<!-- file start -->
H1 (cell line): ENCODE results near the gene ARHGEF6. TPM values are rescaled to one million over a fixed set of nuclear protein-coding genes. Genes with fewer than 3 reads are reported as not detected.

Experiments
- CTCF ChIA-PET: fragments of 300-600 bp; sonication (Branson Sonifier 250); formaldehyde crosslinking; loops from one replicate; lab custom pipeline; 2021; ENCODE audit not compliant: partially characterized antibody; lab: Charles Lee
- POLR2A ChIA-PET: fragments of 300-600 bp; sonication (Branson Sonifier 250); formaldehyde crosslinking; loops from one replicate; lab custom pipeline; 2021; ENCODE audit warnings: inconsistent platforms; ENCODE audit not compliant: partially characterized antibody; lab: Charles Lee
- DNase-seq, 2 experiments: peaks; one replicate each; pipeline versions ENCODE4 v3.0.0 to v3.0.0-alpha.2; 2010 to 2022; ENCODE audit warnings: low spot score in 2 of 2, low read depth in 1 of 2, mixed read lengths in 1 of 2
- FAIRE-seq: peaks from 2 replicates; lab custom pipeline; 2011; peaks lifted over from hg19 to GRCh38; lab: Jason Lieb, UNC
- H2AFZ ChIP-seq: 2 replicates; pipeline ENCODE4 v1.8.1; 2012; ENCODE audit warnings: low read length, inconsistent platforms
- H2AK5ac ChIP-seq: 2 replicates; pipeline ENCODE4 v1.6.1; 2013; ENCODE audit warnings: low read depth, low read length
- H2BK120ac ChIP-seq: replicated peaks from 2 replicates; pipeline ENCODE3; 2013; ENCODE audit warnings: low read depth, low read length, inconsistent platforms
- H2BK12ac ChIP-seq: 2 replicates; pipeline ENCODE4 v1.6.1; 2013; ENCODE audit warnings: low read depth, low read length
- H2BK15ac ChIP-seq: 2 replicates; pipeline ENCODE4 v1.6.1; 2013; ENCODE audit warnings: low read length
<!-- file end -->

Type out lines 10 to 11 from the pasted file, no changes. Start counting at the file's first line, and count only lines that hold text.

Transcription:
- H2BK12ac ChIP-seq: 2 replicates; pipeline ENCODE4 v1.6.1; 2013; ENCODE audit warnings: low read depth, low read length
- H2BK15ac ChIP-seq: 2 replicates; pipeline ENCODE4 v1.6.1; 2013; ENCODE audit warnings: low read length